8President Franklin Pierce delivered his annual message to Congress on December 2, 1856. Much of his address focused on the issue of slavery and the supposed threat to the Union presented by those who pretend “to seek only to prevent the spread of the institution of slavery” while actually being “inflamed with desire to change the domestic institutions of existing states.”
Daily Illinois State Journal (Springfield), 5 December 1856, 2:2-6, 3:1.
9This is an allusion to a line from Shakespeare’s King Lear in which the fool points at Lear and proclaims, “That’s a shelled peascod,” meaning that Lear is impotent much like an empty peapod.
William Shakespeare, King Lear (ca. 1606), Act 1, Scene 4, Line 205.
10Salmon P. Chase was known for frequently employing the expression “slavery is sectional; freedom is national,” and the expression may have originated in his arguments in the case Jones v. Van Zandt, which came before the U.S. Supreme Court in 1846. While representing John Van Zandt, a Methodist farmer who had helped a group of Kentucky runaways, Chase argued that Van Zandt did not owe damages to Wharton Jones, the enslaver and owner of the runaways, in part because slavery was a local institution that was neither sanctioned nor supported by the federal government. Although Chase and Van Zandt ultimately lost the case, Chase’s Van Zandt brief was published as a pamphlet and his arguments regarding slavery as a local rather than national institution received wide circulation, earning him a national reputation as an opponent of slavery and defender of the U.S. Constitution. For Chase’s arguments in the case, see S. P. Chase, Reclamation of Fugitives from Service: An Argument for the Defendant, Submitted to the Supreme Court of the United States, at the December Term, 1846, in the Case of Wharton Jones vs. John VanZandt (Cincinnati: R. P. Donough, 1847).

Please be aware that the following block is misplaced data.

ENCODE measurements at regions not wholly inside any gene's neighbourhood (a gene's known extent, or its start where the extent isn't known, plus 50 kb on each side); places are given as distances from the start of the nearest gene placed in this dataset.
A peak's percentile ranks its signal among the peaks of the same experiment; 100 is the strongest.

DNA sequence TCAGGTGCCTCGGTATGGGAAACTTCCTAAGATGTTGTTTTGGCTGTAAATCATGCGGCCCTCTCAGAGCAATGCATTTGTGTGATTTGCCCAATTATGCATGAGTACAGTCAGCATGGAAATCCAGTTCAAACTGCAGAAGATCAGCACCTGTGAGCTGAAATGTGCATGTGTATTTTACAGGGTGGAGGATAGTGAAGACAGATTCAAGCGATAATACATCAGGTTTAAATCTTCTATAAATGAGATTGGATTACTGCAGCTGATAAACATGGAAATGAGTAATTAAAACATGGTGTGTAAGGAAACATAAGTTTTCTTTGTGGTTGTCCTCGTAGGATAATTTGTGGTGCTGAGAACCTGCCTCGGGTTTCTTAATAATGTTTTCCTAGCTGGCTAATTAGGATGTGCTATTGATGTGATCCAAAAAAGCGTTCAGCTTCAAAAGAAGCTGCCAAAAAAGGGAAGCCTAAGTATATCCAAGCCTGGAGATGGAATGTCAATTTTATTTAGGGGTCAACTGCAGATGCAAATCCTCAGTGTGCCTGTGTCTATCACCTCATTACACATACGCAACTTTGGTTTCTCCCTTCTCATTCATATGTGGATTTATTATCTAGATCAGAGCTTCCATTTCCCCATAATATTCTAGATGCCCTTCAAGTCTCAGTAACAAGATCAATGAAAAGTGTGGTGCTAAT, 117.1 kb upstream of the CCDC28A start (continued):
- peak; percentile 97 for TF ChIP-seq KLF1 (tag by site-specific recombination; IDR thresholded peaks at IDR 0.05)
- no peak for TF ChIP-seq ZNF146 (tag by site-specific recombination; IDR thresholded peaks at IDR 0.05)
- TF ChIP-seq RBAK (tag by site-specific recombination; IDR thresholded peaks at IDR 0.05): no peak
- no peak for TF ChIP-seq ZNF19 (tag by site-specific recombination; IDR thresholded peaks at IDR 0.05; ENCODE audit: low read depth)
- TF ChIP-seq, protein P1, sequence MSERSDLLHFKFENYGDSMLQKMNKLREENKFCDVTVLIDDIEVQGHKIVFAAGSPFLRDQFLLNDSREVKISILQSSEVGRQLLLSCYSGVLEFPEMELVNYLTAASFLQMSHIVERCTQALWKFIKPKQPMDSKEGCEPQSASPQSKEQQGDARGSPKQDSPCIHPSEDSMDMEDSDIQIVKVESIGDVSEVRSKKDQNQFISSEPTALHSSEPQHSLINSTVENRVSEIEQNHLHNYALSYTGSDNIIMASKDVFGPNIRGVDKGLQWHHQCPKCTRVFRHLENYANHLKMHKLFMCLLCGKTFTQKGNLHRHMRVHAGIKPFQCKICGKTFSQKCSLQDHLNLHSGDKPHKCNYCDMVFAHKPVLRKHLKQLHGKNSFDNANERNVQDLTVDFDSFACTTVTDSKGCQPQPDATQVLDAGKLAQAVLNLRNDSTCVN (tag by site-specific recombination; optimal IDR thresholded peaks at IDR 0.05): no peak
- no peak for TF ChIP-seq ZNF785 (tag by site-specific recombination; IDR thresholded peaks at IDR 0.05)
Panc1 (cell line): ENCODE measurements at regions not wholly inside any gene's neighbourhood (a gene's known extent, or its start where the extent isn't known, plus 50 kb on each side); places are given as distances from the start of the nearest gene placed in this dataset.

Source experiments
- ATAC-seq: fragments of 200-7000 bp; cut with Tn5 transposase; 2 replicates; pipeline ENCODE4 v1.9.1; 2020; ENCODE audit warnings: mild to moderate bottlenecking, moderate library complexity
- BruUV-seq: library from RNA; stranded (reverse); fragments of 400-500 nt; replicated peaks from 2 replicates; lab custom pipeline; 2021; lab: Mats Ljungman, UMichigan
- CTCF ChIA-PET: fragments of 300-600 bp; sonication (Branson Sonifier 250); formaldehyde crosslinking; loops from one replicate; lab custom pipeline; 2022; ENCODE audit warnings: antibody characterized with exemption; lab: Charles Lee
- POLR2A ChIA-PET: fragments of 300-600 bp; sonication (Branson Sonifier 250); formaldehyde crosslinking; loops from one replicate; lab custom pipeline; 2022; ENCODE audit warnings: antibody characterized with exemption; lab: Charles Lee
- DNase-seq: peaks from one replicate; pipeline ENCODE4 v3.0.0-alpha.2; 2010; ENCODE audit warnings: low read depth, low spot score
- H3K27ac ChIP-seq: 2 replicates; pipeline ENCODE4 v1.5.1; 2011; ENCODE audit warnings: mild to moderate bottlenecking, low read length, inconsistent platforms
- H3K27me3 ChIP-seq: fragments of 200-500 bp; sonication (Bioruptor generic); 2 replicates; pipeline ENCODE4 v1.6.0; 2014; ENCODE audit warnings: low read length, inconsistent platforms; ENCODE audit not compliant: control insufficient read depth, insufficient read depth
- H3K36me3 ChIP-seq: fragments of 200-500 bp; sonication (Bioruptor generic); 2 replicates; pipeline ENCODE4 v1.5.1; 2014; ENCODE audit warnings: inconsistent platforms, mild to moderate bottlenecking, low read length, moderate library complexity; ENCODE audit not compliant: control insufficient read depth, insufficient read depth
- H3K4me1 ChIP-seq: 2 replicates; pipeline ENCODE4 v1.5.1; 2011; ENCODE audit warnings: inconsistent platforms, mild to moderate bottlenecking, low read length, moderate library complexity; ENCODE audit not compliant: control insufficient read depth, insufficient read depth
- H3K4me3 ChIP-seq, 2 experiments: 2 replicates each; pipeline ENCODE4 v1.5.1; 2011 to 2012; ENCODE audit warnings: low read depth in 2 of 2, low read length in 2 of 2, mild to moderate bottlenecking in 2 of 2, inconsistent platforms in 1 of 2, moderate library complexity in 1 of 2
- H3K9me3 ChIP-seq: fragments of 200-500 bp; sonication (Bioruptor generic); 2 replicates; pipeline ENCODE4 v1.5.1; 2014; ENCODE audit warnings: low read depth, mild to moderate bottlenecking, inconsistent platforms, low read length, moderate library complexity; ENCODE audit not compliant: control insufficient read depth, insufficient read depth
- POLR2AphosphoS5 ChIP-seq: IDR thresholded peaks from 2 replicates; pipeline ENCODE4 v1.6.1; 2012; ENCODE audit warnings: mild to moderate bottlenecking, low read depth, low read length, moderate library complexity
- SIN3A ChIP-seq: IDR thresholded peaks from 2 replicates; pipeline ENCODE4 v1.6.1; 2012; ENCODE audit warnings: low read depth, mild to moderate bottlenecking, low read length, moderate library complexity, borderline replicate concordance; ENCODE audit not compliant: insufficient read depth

W. H. DePuy, The Encyclopædia Britannica: A Dictionary of Arts, Sciences, and General Literature (Chicago: Werner, 1895), 5:433; Carter B. Westmoreland, “The Legacy of Salmon P. Chase,” Freedom Center Journal (2015), 22; H. T. Peck, ed., The International Cyclopædia: A Compendium of Human Knowledge (New York: Dodd and Mead, 1899), 3:708; Randy E. Barnett, “From Antislavery Lawyer to Chief Justice: The Remarkable but Forgotten Career of Salmon P. Chase,” Case Western Reserve Law Review 63 (2013), 667-68.
11Article four, sections three and four of the U.S. Constitution stipulate that all states within the Union are formed and admitted to the Union on equal terms and guaranteed the same rights to a republican form of government, protection against invasion, and protection against domestic violence. Southern Democrats in particular touted the concept of equality of states in the years leading up to the Civil War, asserting that the North sought to infringe upon the southern states’ equal rights as they related to the institution of slavery. Lincoln credited the Richmond Enquirer with “inventing” the phrase “state equality” and President Pierce with endorsing it, since, in his annual message to Congress on December 2, 1856, Pierce had declared that through their election of Buchanan to the presidency, the people of the United States “have asserted the Constitutional equality of each and all the States of the Union, as States.”
In the verbatim report of this speech that the Daily Illinois State Journal stated that Lincoln shared with the paper, the phrase “All men are created free and equal” does not appear. Instead, the report credits Lincoln with stating that “all men are created equal”—the phrase that appears in the United States Declaration of Independence—and that Lincoln emphasized that equality among men was “the broader, better declaration” than equality among states.
U.S. Const. art. IV, § 3-4; Robert C. Childers, “Popular Sovereignty, Slavery in the Territories, and the South, 1785-1860,” (PhD diss., Louisiana State University, 2010), 144, 319; Daily Illinois State Journal (Springfield), 5 December 1856, 2:2; Thomas Jefferson et al, July 4, Copy of Declaration of Independence 07-04 1776.

Printed Document, 1 page(s), The Daily Democratic Press (Chicago, IL), 11 December 1856, 2:2.